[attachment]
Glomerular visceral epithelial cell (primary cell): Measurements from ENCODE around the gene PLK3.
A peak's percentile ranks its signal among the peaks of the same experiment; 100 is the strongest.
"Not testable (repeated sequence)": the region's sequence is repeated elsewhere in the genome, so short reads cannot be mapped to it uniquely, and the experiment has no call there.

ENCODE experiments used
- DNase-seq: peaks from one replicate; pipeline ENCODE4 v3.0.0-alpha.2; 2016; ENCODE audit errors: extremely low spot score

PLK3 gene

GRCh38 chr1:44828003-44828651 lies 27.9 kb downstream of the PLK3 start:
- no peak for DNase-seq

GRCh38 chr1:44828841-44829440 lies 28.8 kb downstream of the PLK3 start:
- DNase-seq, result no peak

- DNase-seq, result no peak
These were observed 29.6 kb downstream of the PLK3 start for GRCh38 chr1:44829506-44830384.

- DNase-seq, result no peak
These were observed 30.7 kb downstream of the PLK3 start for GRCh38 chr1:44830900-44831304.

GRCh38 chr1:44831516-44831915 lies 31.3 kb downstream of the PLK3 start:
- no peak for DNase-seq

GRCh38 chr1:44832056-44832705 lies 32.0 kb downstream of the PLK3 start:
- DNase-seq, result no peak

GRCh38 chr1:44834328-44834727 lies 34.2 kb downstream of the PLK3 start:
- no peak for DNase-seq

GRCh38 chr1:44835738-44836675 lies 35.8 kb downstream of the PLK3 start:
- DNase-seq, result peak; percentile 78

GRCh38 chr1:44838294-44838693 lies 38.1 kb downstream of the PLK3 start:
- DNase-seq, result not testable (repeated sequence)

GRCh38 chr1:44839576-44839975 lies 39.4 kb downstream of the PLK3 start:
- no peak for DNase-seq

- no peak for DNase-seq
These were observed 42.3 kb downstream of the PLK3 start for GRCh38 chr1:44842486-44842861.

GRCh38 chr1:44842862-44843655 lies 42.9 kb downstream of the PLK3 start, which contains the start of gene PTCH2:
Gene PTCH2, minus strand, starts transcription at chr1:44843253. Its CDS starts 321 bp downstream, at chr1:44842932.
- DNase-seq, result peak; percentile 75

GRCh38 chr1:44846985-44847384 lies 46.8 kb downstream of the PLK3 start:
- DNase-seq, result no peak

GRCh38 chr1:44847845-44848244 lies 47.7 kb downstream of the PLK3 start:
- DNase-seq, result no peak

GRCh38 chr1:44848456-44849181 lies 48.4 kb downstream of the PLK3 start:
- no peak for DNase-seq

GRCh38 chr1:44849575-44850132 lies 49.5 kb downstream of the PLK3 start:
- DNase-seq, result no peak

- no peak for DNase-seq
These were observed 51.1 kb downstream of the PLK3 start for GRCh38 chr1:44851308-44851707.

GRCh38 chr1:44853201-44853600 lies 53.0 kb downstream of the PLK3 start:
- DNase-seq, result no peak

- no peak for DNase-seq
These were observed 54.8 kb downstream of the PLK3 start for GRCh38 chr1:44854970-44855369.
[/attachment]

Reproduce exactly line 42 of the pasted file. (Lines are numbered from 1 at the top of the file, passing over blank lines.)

GRCh38 chr1:44853201-44853600 lies 53.0 kb downstream of the PLK3 start: